Transforming the Northern Triangle Means Also Shifting How Donors Do Business

The Northern Triangle has endured its fair share of shocks recently. From the COVID-19 pandemic to Hurricanes Eta and Iota, the region of Central America faces challenges that its governments cannot solve alone. To address the most difficult problems, governments, private sector companies, and donors, such as the United States Agency for International Development (USAID), all need a seat at the table.

The way forward to heal corruption, unemployment, and instability in the region is through alliances — a topic of major discussion at this year’s 2021 Central America Donors Forum in November. In Honduras, that way forward has involved the government and private sector collaborating more than ever to lower the nation’s barriers to economic growth. Along with this paradigm shift came the realization that evidence-based decisions, based on collaborative research and analysis, are the only way to successfully solve development challenges.

Calling for Locally Driven Evidence

Addressing challenges like irregular migration out of Honduras cannot be done without robust evidence and analysis. Evidence is what drives analysis and discussion away from speculation and outdated generalizations. Our partners need evidence to determine the root cause of problems, find information gaps, and identify what works and what doesn’t. Ultimately, evidence is what justifies our development interventions. Evidence gathering must begin with a clearly defined research question, a structured methodology, and a strong local partnership.

Historically, data has been collected to meet the needs of donors and international NGOs. This, however, has the consequence of pushing for research we think demands attention. Ultimately, we decide where investments are made, not the communities themselves. When we rely on macro-level, national research to inform those investments, we cannot know for certain if our development strategies will be effective among targeted populations with their own distinctive social and cultural norms.

A transfer of power needs to flow to Central American organizations producing their own micro-level research, diagnosing their own problems, and finding their own solutions with donors and international NGOs in a supportive role. This type of localized development not only distances us from neocolonialism and Western organizations calling the shots but also proves to be transformative.

Shifting the Power to Local Firms

At ACDI/VOCA, we have learned through our efforts in Honduras that three things must change to make this happen. The first change relates to who decides the research question. We do this through a co-creation process with private sector partners and local research organizations and universities as they pose questions like, “What is the impact of tourism on the Honduran economy?”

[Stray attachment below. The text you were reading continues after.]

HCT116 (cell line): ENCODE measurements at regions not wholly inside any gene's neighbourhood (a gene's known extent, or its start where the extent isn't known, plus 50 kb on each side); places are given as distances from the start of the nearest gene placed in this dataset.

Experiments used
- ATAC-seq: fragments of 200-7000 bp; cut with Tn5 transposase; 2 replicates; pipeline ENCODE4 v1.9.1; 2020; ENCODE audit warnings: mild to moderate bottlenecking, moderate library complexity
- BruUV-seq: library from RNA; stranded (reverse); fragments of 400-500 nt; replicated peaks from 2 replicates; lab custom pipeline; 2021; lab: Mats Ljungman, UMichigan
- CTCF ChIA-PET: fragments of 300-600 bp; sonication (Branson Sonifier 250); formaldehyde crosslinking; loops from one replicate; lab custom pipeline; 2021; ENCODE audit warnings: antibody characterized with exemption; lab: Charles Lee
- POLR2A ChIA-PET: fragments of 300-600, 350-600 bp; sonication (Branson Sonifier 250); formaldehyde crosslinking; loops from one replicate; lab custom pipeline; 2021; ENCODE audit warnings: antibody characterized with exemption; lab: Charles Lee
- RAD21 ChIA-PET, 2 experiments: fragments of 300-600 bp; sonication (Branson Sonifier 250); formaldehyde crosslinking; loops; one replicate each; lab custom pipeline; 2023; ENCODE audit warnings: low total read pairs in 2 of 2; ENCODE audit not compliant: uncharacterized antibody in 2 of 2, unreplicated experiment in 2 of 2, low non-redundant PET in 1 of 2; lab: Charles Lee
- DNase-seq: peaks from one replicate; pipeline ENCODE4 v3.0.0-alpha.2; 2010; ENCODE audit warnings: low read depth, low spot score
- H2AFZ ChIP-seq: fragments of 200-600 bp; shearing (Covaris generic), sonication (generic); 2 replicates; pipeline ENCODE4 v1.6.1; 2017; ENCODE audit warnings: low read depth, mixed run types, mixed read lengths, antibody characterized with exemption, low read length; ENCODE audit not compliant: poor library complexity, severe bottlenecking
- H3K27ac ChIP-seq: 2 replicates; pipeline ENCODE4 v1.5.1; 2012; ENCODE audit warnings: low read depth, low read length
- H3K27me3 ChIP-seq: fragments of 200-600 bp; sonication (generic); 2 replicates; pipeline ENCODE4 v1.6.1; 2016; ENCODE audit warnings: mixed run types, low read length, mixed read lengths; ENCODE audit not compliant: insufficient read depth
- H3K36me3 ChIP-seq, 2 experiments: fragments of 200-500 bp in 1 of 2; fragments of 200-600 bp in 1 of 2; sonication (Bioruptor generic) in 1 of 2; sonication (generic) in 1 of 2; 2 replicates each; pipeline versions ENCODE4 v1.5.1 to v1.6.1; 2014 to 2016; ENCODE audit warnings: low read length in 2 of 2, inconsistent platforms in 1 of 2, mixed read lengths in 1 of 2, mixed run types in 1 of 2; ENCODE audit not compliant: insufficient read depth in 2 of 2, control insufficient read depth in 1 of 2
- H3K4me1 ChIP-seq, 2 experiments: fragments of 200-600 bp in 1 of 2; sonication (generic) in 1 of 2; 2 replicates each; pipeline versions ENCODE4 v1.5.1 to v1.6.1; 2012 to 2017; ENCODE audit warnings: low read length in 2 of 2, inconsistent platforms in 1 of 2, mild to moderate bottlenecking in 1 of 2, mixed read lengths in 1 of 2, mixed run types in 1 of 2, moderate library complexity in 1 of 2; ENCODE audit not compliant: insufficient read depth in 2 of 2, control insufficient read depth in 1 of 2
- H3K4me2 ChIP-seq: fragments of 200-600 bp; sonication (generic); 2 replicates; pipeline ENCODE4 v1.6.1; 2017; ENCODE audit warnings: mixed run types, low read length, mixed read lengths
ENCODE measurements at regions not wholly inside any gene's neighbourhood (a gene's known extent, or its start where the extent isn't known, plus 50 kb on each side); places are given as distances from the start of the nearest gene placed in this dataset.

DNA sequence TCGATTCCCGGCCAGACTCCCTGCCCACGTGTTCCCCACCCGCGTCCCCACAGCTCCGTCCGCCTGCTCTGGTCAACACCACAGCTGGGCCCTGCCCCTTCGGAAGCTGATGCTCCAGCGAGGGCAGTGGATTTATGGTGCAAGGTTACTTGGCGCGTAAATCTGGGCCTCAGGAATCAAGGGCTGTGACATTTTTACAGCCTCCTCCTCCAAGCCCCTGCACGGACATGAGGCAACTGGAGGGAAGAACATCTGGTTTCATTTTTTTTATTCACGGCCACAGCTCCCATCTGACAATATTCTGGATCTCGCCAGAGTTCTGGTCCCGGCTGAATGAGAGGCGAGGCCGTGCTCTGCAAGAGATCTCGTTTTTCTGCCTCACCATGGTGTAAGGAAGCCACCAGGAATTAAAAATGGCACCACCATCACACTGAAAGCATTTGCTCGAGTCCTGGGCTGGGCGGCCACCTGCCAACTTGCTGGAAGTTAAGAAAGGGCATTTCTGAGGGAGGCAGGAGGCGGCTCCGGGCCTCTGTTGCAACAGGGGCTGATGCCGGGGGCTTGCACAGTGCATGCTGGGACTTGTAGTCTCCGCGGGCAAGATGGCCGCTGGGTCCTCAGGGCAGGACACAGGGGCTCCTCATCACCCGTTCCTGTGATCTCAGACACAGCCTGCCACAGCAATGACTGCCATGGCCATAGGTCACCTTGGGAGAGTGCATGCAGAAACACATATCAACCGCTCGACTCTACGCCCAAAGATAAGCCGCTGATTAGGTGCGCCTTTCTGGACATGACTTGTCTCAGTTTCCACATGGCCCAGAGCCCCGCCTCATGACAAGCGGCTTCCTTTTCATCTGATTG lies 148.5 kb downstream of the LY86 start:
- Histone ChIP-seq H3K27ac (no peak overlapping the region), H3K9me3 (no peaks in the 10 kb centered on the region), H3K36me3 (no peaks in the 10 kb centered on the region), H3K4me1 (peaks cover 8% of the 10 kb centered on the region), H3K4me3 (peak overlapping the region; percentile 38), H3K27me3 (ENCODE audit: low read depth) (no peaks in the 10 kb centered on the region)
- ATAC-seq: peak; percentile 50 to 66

The second change relates to how we conduct that research. Though it may be more expedient to hire an international research firm, in Honduras, our team invests in building the capacity of local research firms. This has become an area of demand for us, whether we are supporting the National Autonomous University of Honduras to develop a research center for economic policy or the National Council of Investment to develop a market intelligence unit for agricultural exporters.

The third change involves challenging the myth that data is entirely objective. We know that research will be imperfect and interpreted by people based on their own values. That’s why multiple perspectives are needed. Data must be presented in a transparent way that does not require a doctorate degree to read and understand. And lastly, the conversation and analysis must continue on a centralized platform.

Putting Research into Action

If the shared goal of governments, companies, and donors is to stimulate economic growth, local groups need evidence if they want to mobilize coalitions to act. This is where we have stumbled upon a real leverage point to influence change: investing in local knowledge.

The COVID-19 pandemic made many donors take a step back and pursue research differently. For example, USAID partnered with ACDI/VOCA, the National Autonomous University of Honduras, and the Council of Private Enterprises to conduct a growth diagnostic and with ACDI/VOCA and the Inter-American Dialogue to survey Hondurans’ readiness to use digital payments. Through this multi-stakeholder approach, USAID increased the resources at its disposal, gained local context, collected data more efficiently, increased the likelihood that the data is used, and supported local, sustainable research.

Collaborating to Rebuild the Region

Research organizations, universities, and other local entities bring a degree of neutrality to otherwise polarizing issues, finding a common ground and solutions. By partnering with donors, these entities, especially universities that traditionally take years to publish research, contribute solutions to society’s practical problems. Mending the disconnect between information and policy action may be what the region needs to rebuild. And research conducted by multiple stakeholders — as well as remotely and cost-effectively due to the pandemic — may be a boon for progress.

 

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